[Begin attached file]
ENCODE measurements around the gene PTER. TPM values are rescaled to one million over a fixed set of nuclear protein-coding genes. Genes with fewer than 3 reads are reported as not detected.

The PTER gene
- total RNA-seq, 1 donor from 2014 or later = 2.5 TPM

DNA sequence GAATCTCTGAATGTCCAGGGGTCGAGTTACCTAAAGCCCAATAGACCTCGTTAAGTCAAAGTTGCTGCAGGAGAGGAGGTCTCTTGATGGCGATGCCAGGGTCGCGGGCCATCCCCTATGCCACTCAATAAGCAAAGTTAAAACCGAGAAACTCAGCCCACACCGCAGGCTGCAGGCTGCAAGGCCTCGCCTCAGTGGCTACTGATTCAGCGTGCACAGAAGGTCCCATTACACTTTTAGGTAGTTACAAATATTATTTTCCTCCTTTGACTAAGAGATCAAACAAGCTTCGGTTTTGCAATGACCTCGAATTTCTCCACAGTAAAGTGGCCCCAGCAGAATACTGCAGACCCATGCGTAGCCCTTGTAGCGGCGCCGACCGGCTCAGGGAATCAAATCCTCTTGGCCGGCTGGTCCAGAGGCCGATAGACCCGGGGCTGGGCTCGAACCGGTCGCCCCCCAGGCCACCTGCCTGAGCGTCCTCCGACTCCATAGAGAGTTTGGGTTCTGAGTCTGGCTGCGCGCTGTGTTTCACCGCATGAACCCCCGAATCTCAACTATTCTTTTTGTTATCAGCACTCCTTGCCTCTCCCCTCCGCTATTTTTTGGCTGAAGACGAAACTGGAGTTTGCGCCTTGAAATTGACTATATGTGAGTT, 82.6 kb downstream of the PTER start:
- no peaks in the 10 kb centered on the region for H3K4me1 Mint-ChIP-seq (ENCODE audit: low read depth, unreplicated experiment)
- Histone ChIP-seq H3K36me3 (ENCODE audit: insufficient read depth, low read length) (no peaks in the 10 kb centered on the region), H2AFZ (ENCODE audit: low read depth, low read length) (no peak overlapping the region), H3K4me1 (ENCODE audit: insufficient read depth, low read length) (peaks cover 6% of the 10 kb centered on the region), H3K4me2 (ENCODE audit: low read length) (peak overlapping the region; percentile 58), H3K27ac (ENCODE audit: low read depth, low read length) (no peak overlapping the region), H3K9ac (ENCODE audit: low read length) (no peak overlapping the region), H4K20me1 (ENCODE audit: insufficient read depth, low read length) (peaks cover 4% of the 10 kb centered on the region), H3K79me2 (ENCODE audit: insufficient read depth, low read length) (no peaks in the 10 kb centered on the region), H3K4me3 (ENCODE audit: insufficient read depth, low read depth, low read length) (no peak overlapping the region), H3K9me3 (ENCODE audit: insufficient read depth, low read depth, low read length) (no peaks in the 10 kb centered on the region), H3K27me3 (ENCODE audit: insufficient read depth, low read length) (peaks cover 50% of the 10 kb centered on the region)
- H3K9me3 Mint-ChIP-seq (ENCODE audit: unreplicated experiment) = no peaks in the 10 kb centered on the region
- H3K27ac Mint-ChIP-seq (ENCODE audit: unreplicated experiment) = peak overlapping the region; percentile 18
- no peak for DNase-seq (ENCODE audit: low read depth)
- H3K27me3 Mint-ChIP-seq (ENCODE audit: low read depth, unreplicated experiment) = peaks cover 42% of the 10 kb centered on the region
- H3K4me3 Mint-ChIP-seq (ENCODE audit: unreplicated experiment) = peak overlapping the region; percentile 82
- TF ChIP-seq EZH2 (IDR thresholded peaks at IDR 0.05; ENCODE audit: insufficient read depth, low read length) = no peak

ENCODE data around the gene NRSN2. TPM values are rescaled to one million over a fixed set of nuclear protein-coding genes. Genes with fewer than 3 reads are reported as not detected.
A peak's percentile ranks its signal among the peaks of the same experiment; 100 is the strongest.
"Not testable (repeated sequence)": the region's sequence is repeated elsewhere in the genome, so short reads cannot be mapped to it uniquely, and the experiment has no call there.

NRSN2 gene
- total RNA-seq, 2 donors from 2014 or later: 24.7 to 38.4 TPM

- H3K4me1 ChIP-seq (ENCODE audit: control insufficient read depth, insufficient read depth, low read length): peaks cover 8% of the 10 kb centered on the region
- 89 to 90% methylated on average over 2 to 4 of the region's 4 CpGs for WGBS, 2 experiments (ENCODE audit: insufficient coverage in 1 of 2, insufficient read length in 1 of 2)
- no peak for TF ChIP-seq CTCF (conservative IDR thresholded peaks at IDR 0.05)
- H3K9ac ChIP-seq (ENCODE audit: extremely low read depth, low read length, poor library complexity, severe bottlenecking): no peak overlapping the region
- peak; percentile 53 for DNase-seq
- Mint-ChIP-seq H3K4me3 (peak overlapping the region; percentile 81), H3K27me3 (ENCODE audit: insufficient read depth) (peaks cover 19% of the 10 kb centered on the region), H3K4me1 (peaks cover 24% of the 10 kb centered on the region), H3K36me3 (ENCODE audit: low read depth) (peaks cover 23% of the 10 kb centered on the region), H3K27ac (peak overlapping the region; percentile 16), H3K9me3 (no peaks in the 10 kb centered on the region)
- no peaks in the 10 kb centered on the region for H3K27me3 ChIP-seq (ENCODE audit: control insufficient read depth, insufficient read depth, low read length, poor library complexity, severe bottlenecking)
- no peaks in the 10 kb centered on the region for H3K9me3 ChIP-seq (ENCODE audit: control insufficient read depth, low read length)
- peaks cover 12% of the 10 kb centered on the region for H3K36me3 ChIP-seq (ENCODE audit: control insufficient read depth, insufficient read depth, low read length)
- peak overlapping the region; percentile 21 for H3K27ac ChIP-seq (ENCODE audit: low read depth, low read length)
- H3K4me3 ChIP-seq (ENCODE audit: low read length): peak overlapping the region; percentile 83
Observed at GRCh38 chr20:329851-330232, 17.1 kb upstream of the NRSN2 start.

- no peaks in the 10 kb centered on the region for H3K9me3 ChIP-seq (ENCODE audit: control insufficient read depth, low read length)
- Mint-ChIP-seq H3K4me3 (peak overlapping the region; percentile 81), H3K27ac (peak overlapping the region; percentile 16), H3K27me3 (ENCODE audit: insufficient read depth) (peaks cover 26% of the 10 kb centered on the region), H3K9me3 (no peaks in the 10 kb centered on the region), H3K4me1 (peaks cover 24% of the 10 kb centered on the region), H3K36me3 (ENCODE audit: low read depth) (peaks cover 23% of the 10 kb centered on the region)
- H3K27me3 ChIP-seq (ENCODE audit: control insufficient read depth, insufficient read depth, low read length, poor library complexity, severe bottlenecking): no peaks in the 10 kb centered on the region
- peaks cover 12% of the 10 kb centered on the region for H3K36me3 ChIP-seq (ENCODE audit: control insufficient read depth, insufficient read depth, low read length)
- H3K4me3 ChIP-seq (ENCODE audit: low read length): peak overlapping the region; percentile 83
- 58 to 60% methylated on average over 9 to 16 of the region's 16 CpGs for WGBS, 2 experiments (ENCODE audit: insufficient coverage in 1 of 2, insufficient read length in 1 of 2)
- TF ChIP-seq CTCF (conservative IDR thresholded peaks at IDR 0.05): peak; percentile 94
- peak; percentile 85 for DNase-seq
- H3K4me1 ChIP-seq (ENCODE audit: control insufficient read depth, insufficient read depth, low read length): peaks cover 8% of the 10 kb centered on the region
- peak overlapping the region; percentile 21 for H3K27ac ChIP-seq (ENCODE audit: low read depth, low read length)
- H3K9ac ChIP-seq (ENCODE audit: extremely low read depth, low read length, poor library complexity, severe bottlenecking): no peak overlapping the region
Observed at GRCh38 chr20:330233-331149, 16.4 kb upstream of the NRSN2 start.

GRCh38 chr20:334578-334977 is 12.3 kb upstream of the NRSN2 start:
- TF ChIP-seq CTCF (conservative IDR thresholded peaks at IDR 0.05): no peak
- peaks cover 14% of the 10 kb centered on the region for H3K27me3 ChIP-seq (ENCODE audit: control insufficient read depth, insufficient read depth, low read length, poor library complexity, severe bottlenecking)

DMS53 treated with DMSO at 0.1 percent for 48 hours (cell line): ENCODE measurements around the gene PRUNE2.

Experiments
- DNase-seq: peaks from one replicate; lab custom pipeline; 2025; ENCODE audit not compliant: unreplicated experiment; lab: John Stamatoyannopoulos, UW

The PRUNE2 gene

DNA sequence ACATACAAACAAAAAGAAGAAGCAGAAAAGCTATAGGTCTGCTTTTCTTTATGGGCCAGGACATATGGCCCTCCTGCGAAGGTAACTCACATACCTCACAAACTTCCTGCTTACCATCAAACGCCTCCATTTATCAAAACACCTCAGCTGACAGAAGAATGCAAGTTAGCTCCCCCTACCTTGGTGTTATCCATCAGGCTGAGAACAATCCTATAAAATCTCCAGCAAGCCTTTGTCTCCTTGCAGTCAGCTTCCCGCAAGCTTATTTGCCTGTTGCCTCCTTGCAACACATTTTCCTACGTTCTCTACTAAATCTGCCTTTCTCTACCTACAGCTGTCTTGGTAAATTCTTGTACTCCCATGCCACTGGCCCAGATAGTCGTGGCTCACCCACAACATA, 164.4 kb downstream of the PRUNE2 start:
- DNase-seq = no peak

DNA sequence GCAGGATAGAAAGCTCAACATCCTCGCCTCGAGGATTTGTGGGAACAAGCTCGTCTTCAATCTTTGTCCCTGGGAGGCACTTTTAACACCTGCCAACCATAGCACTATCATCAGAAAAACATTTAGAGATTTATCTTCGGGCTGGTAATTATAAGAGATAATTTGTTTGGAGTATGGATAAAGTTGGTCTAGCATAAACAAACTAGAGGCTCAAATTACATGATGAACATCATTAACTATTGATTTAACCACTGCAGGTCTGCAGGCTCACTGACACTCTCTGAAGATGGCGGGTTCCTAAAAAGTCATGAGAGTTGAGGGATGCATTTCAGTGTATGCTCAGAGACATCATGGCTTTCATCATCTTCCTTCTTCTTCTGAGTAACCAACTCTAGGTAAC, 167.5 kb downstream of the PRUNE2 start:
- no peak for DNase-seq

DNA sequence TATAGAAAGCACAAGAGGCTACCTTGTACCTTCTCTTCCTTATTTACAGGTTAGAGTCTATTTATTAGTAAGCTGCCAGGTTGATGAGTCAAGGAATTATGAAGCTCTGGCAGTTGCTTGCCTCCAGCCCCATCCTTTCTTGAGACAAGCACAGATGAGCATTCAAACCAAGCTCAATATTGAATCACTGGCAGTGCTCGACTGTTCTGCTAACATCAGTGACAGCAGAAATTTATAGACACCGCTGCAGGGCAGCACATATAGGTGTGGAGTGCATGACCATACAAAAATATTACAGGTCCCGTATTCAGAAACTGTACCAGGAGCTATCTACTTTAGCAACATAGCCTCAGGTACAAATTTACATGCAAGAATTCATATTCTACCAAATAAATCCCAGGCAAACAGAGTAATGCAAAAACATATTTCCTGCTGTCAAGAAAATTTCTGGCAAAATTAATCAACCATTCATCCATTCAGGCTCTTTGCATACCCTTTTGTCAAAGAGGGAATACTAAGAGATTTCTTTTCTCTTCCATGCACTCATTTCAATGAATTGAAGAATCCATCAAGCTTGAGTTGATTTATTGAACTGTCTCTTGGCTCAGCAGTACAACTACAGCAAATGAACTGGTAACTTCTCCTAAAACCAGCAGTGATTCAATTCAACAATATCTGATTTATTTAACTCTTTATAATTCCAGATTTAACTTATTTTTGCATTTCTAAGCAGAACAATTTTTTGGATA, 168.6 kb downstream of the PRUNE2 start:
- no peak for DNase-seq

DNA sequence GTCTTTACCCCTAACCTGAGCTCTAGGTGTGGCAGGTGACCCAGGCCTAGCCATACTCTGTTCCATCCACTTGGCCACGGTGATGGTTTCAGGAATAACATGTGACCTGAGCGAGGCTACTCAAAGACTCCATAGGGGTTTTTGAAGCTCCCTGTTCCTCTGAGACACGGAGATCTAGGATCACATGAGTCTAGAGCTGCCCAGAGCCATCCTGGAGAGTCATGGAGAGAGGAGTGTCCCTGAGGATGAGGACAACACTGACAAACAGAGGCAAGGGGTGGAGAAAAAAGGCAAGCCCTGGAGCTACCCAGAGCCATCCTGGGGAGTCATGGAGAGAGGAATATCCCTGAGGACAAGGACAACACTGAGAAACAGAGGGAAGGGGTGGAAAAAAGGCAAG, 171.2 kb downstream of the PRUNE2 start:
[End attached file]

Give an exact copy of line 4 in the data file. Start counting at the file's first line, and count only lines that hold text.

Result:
DNA sequence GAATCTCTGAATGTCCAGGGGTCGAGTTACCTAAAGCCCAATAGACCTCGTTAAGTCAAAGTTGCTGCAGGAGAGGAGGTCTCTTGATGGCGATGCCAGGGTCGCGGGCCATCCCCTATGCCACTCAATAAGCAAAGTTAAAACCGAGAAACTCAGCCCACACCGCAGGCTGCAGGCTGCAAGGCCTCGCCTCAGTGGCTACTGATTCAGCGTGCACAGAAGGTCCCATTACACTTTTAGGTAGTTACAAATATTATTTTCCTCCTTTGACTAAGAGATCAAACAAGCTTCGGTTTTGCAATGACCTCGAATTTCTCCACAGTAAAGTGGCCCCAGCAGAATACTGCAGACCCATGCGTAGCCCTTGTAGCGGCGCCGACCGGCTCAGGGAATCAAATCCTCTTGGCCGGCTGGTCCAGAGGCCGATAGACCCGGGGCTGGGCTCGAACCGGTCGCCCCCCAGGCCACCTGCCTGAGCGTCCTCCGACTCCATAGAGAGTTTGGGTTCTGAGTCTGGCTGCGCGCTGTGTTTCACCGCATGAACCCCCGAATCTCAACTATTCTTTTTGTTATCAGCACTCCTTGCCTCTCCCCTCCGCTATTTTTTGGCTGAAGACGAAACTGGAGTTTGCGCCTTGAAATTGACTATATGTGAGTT, 82.6 kb downstream of the PTER start: